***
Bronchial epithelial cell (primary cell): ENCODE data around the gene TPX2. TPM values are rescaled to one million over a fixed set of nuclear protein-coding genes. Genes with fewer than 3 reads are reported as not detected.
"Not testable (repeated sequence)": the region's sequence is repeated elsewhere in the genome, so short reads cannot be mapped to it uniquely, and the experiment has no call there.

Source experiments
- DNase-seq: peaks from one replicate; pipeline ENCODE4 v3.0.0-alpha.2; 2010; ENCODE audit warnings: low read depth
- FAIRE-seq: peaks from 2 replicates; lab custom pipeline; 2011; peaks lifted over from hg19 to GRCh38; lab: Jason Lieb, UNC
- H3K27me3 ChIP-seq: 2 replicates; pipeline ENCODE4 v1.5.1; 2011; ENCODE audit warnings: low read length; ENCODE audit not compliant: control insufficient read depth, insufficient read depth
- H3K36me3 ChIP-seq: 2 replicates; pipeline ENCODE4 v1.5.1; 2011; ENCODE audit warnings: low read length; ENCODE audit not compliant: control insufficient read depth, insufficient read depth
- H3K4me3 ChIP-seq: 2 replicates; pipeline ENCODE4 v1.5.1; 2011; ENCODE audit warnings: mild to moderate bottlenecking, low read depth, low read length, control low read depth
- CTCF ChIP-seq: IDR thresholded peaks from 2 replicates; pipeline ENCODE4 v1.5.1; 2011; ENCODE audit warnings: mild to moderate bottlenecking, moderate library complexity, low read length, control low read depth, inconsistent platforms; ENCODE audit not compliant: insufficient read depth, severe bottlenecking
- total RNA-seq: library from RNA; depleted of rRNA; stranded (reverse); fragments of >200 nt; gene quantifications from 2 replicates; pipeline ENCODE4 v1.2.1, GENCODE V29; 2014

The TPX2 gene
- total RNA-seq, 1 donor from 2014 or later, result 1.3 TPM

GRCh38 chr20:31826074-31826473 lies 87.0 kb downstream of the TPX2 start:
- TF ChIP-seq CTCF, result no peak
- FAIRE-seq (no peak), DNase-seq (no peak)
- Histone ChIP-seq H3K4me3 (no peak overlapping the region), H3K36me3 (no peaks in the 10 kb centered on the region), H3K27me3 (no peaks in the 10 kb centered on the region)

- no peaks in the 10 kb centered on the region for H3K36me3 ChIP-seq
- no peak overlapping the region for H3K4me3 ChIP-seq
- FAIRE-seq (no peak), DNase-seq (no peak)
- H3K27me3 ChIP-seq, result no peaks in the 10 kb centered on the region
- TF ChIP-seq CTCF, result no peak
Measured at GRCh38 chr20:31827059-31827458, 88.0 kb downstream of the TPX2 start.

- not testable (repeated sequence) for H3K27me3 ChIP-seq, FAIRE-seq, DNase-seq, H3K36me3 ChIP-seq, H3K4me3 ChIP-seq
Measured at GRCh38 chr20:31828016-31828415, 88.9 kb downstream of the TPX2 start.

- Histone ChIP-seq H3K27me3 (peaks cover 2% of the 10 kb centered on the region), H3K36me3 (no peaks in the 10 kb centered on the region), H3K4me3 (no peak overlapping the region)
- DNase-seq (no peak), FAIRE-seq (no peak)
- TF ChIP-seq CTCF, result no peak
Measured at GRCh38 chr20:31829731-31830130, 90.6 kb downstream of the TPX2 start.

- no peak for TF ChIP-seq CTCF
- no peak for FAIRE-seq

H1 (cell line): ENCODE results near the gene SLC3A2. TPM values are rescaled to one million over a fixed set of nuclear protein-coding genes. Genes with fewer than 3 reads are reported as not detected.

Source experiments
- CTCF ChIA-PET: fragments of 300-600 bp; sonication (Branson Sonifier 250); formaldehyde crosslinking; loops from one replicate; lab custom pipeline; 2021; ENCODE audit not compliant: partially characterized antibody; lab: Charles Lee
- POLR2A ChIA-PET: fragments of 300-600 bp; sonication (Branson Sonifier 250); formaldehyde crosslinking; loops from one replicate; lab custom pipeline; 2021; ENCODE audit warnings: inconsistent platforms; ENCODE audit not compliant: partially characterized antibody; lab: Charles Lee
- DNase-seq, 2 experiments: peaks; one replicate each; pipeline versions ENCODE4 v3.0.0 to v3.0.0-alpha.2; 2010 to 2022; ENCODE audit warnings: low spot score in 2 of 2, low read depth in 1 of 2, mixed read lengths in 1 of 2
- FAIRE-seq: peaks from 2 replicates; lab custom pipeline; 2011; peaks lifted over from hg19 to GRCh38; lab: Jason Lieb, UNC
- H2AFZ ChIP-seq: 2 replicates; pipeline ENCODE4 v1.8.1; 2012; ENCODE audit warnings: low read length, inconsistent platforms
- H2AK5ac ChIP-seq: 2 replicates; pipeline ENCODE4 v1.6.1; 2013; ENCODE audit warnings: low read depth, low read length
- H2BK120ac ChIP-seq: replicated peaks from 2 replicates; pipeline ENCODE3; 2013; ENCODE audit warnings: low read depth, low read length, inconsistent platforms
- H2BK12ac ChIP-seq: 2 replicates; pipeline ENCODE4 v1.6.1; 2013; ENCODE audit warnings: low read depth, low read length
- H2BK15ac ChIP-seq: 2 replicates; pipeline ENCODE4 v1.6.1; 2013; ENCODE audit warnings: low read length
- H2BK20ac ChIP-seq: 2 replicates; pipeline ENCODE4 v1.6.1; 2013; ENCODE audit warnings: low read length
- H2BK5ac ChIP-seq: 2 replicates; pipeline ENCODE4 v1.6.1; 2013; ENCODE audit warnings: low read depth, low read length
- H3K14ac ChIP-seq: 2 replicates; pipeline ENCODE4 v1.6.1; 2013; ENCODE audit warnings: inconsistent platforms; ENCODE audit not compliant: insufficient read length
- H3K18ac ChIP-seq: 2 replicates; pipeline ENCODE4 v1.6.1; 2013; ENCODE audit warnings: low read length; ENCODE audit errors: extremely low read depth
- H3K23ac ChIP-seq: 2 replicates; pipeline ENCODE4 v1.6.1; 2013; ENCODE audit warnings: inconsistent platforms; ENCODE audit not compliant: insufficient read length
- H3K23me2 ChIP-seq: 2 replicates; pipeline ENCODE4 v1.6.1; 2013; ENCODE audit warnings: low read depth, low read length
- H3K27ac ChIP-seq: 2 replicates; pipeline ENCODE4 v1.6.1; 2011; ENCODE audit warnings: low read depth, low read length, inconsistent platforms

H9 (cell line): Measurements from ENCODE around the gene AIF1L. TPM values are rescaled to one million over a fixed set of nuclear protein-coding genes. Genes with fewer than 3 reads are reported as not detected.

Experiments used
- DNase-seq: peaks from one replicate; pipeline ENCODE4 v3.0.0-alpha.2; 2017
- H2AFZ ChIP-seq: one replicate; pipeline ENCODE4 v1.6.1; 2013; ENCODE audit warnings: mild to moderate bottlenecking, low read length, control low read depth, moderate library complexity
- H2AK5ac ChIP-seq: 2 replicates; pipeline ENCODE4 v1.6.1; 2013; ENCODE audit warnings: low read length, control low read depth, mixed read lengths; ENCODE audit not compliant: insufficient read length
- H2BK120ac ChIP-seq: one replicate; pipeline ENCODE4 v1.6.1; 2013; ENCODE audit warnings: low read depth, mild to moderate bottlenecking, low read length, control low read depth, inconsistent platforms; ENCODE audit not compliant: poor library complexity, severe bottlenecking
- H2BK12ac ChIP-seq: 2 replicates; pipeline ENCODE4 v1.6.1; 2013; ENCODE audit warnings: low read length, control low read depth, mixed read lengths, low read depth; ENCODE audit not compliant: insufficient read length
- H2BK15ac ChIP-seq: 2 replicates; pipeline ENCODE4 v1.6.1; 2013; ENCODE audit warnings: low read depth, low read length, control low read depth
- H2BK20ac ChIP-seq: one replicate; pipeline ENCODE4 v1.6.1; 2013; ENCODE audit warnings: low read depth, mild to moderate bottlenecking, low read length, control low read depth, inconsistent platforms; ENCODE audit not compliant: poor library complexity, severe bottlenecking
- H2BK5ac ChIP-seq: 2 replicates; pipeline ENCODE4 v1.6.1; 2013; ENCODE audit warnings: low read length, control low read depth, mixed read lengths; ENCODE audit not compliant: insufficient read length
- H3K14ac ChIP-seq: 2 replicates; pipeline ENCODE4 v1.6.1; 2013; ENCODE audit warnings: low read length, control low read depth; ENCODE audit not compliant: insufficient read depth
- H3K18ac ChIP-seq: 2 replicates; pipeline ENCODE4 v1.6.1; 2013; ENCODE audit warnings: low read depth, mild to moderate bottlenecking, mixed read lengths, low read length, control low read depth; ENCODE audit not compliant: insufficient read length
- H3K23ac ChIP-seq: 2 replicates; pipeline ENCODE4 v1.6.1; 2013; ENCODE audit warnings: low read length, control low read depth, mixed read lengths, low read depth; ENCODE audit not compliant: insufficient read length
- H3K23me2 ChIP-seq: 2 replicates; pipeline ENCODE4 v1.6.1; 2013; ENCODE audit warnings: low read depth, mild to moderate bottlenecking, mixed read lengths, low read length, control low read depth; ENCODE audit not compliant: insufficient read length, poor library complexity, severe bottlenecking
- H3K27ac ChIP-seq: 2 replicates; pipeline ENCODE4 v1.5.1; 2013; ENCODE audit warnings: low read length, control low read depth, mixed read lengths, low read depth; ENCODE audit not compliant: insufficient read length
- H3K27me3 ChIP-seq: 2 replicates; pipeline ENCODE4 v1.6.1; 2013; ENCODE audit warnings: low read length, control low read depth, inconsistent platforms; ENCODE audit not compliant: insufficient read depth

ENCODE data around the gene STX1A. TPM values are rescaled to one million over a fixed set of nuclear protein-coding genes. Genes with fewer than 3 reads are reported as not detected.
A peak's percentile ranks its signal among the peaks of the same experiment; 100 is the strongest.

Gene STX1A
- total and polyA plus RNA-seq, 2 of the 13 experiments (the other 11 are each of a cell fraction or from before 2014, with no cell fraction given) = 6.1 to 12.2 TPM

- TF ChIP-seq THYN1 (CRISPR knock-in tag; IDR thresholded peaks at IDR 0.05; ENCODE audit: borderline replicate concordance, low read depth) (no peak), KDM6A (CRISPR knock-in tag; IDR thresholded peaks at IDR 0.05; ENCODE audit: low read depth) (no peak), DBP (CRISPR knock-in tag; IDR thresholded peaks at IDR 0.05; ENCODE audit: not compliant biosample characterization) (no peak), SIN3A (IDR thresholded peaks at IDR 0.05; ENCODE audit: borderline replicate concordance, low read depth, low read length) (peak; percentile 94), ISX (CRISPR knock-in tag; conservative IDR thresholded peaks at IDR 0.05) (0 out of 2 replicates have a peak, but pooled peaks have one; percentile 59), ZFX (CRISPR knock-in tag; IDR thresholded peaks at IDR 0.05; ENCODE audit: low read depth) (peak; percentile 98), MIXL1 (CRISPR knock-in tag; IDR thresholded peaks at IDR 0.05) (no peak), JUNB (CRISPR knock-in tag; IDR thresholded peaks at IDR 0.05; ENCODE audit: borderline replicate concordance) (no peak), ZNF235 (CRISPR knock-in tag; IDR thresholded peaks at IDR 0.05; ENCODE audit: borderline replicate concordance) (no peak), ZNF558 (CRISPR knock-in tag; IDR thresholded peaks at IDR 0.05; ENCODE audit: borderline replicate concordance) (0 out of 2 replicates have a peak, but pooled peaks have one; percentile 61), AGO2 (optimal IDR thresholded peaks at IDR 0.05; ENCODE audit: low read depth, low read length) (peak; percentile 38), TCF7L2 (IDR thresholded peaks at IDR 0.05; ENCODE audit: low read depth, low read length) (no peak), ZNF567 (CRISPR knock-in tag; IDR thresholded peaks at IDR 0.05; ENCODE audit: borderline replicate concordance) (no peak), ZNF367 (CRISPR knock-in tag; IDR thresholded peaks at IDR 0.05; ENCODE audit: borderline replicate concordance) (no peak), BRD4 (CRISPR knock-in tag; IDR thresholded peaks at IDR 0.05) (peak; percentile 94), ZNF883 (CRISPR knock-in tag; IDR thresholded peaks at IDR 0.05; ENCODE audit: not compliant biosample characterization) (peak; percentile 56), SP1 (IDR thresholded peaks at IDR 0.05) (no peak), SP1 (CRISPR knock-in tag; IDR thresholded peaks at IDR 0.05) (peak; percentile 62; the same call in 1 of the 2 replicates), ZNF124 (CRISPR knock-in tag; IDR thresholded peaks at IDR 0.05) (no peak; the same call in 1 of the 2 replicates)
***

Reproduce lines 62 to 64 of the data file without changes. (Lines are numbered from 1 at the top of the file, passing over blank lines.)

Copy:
- H3K23me2 ChIP-seq: 2 replicates; pipeline ENCODE4 v1.6.1; 2013; ENCODE audit warnings: low read depth, mild to moderate bottlenecking, mixed read lengths, low read length, control low read depth; ENCODE audit not compliant: insufficient read length, poor library complexity, severe bottlenecking
- H3K27ac ChIP-seq: 2 replicates; pipeline ENCODE4 v1.5.1; 2013; ENCODE audit warnings: low read length, control low read depth, mixed read lengths, low read depth; ENCODE audit not compliant: insufficient read length
- H3K27me3 ChIP-seq: 2 replicates; pipeline ENCODE4 v1.6.1; 2013; ENCODE audit warnings: low read length, control low read depth, inconsistent platforms; ENCODE audit not compliant: insufficient read depth